Reuters notes: "Gunmen opened fire on a crowd in Baghdad's Bayaa district, killing one person and wounding two, a police source said."
CBS and AP report: "Seven tortured bodies of people who had been blindfolded and had their hands and legs bound before they were shot in the head were found in the capital Friday, according to police." Reuters notes that number of corpses discovered in Baghdad today has risen to 27 while one corpse was discovered in Kirkuk and a headless corpse was discovered in Hawija. Laith Hammoudi (McClatchy Newspapers) reports: "The body of the Iraqi boxer Hussein Hadi was found in Haifa street. Police said that Hadi was kidnapped three days ago and he found hanged today."
Also today, the US military announced: "One Marine assigned to Regimental Combat Team 6 died today from wounds sustained due to enemy action while operating in Al Anbar Province."
Meanwhile, CNN reports that the Iranian government is calling "terrorism" on Bully Boy's recent order (backed up by US Secretary of Defense Robert Gates) for US troops to kill (on the spot) Iranians they suspect of plotting terrorism. These execution orders by the Bully Boy come with no jury or defense, just an instant passing of judgement.
In financial news, AFP reports that one of Iraq's two vice presidents, Shi'ite Adel Abdul Mahdi, has called the illegal occupation of Iraq "idiotic" but is pushing the 'we will be safe if we have to raid and terrorize school children, residents of homes, etc' that was so popular with the puppet of the occupation yesterday. Those confused by the both-sides-talking Mahdi can refer to a commentary by Antonia Juhasz (Huffington Post) last May: "The re-appointment of Mahdi may yet provide the Bush Administration with its most important victory in the Iraq war since Saddam Hussein was pulled out of a rabbit hole in Tikrit. However, Mahdi's Vice Presidency may also ultimately generate at least as much hostility towards the United States as the invasion itself. Over the course of the war, Mahdi emerged as one of the most aggressive proponents of the Bush administration's economic agenda for Iraq, including the implementation of controversial corporate globalization rules and greater U.S. corporate access to Iraq's oil." Mahdi earlier served in the Bremer 'government' and will probably serve in a great many other puppet governments to follow.
MarketWatch reports: "Over the next several years, the minister [Mahdi] said Iraq would look to privatize all of state-owned industry, which number around 60 companies. He also said Asian companies were keen to enter discussions with the Iraqi government over industrial contracts. Hariri said Iraq was also in discussions with San Francisco-based Bechtel Corp over engineering contracts, without elaborating."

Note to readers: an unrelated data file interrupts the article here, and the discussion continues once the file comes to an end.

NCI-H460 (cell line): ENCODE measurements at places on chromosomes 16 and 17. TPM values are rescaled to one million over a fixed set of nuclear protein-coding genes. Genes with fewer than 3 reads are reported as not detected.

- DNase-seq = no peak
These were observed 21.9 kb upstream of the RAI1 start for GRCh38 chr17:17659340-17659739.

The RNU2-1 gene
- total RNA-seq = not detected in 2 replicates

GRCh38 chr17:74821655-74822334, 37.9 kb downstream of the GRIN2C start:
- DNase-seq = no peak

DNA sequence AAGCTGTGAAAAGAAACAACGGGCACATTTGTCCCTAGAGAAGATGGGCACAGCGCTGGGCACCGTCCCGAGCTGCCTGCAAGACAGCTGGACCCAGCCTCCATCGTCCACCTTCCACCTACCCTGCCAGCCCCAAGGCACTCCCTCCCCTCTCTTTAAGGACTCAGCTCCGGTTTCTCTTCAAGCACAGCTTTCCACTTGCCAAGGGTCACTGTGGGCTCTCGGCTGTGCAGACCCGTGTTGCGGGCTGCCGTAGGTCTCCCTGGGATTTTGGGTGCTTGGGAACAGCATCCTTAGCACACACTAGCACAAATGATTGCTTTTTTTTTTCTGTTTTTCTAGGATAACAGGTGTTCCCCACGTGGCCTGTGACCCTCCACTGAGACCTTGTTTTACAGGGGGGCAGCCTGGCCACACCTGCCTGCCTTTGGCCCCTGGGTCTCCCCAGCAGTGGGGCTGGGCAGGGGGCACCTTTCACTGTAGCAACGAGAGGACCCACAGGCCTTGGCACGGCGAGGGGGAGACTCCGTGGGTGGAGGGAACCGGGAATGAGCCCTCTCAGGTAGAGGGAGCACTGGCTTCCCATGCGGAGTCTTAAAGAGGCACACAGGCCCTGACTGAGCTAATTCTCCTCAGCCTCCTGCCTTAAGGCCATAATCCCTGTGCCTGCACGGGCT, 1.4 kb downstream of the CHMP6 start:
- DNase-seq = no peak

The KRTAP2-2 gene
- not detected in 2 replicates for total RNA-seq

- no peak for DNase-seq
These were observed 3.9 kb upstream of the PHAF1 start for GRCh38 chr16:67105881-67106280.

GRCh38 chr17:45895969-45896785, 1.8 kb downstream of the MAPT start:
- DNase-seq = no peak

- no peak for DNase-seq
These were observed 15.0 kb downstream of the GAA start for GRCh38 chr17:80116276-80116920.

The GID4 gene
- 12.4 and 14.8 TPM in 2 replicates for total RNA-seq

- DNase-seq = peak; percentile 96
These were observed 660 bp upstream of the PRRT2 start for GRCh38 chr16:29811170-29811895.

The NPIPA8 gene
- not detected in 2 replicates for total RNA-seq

The privatization. Antonia Juhasz (author of The BU$H Agenda: Invading the World, One Economy at a Time) attempted to address the realities of the oil law on KPFA's Living Room
January 11th. But a (male) guest, of course, new better and felt that whatever laws were passed, Iraqis could undue the damage many years on down the line. That's confronting the problem! For those who didn't grasp the importance of what Juhasz was addressing, The San Jose Mercury News reports "Iraq is in negotiations with San Ramon-based Chevron Corp. and Exxon Mobil Corp. to build a new $3 billion petrochemical facility, and is in talks with several other Western companies over industrial projects. In an interview Thursday, Iraq's minister for industry and minerals Fowzi Hariri said the discussions with Chevron and Exxon began this week in Washington and are at an early stage." The New York Times fluffed their coverage of the law last Saturday. Apparently, we're all supposed to pretend it doesn't matter or take the attitude of, "Hey, they can fix in 20 years!"
For those who've forgotten, in polling where Iraqis side with the resistance on the topic of attacking foreign fighters (including American troops), they also note the belief that the continued war is nothing but an attempt for foreigners to get their hands on Iraqi assets. Prvatization laws and multi-billion dollar deals by outsiders tend to convey that impression.
In political news, CNN reports that that the Democratic leadership in the US Congress may push for a revamping of the 2002 act that the Bully Boy cited as his authorization for starting a pre-emptive, illegal war of agression on Iraq. Of course, with Democrat leadership, "maybe" means basically what "We'll see" means when said by a parent.
In news of dictators, CNN reports on Bully Boy of the United States latest string of I statements: "I am the decider . . . I've picked the plan . . . I know . . ." Though his love affair with self continues unabated, as the recent poll by CBS News found on Bully Boy's desired escalation: "More than 70 percent of Americans think he should have to get congressional approval before he commits those troops." (68% of poll respondents stated they were "uneasy" with Bully Boy's ability to make decisions regarding Iraq.) Though Bully Boy appears to have forgotten this basic fact, in a democracy, the people are "the deciders."
Reminder: Those in DC Saturday should check out Anthony Arnove, author most recently of IRAQ: The Logic of Withdrawal, who will be speaking at Busboys and Poets at 5:00 pm and those in the NYC area on Sunday should check out Joan Mellen speech at 7:30 p.m. at the 92nd Street Y (92nd Street and Lesington Avenue). Mellan, a professor at Temple University and the author of seventeen books, will be presenting a lecture on the JFK assasination . . . and beyond. Tickets are $25. Mellen's latest book is A Farewell to Justice which probes the assasination of JFK. She was a guest on Law and Disorder November 7, 2005. And the March 15, 2006 broadcast of KPFA's Guns and Butter featured her speech "How the Failure to Identify, Prosecute and Convict President Kennedy's Assassins Has Led to Today's Crisis of Democracy." You can also read a transcript of that speech here.